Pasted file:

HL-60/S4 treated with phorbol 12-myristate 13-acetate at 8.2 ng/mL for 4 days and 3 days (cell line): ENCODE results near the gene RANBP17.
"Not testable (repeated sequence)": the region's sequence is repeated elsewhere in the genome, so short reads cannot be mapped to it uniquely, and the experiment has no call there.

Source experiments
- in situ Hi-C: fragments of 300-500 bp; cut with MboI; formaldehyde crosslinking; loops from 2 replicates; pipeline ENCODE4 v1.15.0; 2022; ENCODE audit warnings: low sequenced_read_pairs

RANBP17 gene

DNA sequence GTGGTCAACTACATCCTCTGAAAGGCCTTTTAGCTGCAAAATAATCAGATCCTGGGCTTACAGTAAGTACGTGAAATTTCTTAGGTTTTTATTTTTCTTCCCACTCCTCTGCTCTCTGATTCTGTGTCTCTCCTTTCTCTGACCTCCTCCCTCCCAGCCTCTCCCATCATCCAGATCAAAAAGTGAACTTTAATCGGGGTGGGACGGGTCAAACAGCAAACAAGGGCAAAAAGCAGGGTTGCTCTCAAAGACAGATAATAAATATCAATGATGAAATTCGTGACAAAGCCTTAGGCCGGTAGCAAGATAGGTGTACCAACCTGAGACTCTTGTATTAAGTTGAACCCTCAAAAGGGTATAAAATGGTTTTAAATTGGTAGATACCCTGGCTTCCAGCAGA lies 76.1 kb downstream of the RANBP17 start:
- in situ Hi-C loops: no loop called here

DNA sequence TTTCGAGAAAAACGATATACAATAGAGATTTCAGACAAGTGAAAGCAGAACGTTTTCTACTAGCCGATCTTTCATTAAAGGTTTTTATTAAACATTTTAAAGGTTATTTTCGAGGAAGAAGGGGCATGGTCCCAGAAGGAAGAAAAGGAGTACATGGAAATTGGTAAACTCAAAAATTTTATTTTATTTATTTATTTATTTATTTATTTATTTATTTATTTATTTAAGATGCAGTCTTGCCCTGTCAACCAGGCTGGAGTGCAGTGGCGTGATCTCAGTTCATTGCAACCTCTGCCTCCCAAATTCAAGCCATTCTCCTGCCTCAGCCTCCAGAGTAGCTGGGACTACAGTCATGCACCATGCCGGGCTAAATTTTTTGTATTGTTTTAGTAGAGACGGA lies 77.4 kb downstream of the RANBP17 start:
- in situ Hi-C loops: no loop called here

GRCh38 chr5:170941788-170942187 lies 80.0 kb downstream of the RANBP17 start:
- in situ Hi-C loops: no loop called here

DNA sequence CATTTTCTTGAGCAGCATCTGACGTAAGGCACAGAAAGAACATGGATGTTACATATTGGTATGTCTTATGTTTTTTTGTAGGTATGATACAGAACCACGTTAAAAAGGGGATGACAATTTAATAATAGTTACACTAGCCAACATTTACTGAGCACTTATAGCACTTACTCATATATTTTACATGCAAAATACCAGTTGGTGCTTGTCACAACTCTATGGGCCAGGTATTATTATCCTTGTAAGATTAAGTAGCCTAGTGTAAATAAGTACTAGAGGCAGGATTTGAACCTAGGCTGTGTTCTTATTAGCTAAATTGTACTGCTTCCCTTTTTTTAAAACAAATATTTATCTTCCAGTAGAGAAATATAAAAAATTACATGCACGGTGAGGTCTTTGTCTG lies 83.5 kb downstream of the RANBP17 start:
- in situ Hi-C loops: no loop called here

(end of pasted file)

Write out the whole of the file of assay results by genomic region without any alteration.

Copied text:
HL-60/S4 treated with phorbol 12-myristate 13-acetate at 8.2 ng/mL for 4 days and 3 days (cell line): ENCODE results near the gene RANBP17.
"Not testable (repeated sequence)": the region's sequence is repeated elsewhere in the genome, so short reads cannot be mapped to it uniquely, and the experiment has no call there.

Source experiments
- in situ Hi-C: fragments of 300-500 bp; cut with MboI; formaldehyde crosslinking; loops from 2 replicates; pipeline ENCODE4 v1.15.0; 2022; ENCODE audit warnings: low sequenced_read_pairs

RANBP17 gene

DNA sequence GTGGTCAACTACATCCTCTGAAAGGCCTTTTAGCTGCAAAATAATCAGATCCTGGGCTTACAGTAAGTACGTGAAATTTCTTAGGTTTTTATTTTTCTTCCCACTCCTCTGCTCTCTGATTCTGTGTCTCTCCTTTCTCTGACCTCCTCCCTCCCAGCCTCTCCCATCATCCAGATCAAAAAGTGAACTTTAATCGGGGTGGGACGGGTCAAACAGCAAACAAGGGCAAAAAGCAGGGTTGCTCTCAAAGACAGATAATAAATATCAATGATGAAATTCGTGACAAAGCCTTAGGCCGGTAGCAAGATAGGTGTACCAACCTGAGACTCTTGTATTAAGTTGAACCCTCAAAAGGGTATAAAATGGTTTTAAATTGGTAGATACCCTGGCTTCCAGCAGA lies 76.1 kb downstream of the RANBP17 start:
- in situ Hi-C loops: no loop called here

DNA sequence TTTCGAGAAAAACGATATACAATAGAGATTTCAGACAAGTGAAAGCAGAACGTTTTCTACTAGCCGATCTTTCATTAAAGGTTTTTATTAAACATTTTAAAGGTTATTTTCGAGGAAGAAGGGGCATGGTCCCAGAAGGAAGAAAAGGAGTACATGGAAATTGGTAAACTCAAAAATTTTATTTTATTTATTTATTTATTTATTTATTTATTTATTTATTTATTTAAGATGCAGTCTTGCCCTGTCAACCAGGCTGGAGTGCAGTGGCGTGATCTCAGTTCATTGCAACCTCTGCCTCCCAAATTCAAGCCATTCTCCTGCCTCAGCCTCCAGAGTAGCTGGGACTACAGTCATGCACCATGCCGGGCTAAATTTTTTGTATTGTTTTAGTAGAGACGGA lies 77.4 kb downstream of the RANBP17 start:
- in situ Hi-C loops: no loop called here

GRCh38 chr5:170941788-170942187 lies 80.0 kb downstream of the RANBP17 start:
- in situ Hi-C loops: no loop called here

DNA sequence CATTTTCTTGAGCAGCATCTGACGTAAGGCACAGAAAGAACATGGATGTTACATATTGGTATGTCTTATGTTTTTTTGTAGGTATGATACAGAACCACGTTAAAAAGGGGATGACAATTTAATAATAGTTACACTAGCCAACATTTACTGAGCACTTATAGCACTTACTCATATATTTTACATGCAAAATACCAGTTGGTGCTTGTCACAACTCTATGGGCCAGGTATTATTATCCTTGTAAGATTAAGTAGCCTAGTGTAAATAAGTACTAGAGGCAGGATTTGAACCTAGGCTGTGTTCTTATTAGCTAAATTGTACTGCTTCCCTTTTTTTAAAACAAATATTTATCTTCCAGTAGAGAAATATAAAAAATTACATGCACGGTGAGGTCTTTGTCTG lies 83.5 kb downstream of the RANBP17 start:
- in situ Hi-C loops: no loop called here